NEW YORK Lysol is no longer satisfied with disinfecting consumers' homes. It now wants to make their hands germ-free as well.
Lysol's Healthy Touch hand sanitizer rolls out nationally to retailers this month. Its first line extension outside of the home disinfectant category, Healthy Touch will provide direct competition to the popular Purell brand as well as others in the hand sanitizer segment.
Marketing will leverage Lysol's germ-fighting equity while playing up Healthy Touch's moisturizing and foam qualities. The "gentle foam cleanser" kills 99.9 percent of germs, according to its packaging.
"This market has been growing for the past few years, so it's the perfect moment for us to go in," said Silvina Vilas, new product development brand manager at Lysol's parent company, Reckitt Benckiser, Parsippany, N.J.
The $93 million category grew 16 percent last year, per IRI. Purell owns 43 percent of the category.
A 30-second TV spot debuting April 1 will support the launch. The ad, created by Euro RSCG, New York, will feature a mix of animated and real-life scenes that illustrate how the product protects against germs found around the house while also moisturizing skin. An in-store sampling and display initiative will appear during the back-to-school shopping season.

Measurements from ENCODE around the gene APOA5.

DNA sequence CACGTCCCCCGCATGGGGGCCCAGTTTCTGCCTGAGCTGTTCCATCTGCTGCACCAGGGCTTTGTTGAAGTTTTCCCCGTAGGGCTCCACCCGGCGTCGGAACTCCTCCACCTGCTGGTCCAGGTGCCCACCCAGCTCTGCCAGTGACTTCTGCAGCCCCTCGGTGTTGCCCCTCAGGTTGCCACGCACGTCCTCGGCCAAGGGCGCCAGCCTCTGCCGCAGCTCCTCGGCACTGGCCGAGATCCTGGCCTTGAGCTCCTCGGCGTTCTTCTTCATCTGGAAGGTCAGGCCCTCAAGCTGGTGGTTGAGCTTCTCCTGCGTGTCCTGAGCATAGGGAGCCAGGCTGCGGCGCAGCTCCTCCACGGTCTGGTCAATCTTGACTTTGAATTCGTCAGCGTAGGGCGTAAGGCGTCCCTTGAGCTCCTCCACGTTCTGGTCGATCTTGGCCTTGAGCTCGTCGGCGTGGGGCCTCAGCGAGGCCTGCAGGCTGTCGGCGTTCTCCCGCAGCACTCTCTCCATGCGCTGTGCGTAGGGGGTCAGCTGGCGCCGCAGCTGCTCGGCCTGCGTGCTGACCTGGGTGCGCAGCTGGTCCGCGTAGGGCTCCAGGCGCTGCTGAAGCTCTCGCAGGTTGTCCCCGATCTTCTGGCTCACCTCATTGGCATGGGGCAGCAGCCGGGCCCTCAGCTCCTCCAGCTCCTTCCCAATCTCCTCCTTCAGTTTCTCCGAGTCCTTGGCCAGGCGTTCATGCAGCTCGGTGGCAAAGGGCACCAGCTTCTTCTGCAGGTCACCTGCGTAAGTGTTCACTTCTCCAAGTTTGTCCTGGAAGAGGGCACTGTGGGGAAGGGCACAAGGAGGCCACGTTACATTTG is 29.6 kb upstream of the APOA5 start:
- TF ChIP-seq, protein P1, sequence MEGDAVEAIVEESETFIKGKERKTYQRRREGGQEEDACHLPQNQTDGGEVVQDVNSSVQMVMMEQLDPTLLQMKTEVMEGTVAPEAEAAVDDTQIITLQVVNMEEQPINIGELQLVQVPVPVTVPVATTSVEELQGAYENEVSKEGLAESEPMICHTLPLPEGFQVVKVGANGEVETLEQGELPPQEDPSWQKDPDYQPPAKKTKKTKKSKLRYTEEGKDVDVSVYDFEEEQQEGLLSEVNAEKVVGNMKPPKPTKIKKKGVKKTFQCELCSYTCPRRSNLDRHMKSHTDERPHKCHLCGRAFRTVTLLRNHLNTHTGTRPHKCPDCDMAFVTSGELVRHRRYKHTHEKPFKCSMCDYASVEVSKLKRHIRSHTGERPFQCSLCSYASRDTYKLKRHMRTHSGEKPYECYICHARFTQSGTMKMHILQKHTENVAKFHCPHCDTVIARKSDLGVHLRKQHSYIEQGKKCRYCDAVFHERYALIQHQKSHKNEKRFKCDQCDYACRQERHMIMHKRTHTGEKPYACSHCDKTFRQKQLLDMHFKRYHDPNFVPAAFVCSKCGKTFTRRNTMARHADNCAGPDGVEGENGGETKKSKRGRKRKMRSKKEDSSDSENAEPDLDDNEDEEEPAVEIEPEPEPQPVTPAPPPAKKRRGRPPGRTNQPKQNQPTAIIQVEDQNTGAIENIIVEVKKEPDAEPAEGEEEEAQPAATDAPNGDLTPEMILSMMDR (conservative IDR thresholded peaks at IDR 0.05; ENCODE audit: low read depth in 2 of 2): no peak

Lysol spent $99 million on U.S. media last year, a 67 percent increase over 2006, per Nielsen Monitor-Plus. Healthy Touch's budget was not revealed, but it was labeled one of Lysol's "biggest priorities." The new product retails for $2.99 and $5.99 for 1.58- and 5.1-ounce sizes, respectively.
Lysol is the No. 1 disinfectant spray and toilet bowl cleaner. It is No. 2 in kitchen disinfectant and air treatment and No. 3 in the bathroom and all-purpose cleaner categories, per ACNielsen, Schaumburg, Ill.
Still, it remains to be seen whether it will convert consumers from their existing brands, said Robert Passikoff, president of Brand Keys, New York. "It takes time to migrate brands into other categories," he said, "and not all brands are as flexible as others. Lysol would not be the first company that mistook a marketing opportunity as a brand strategy."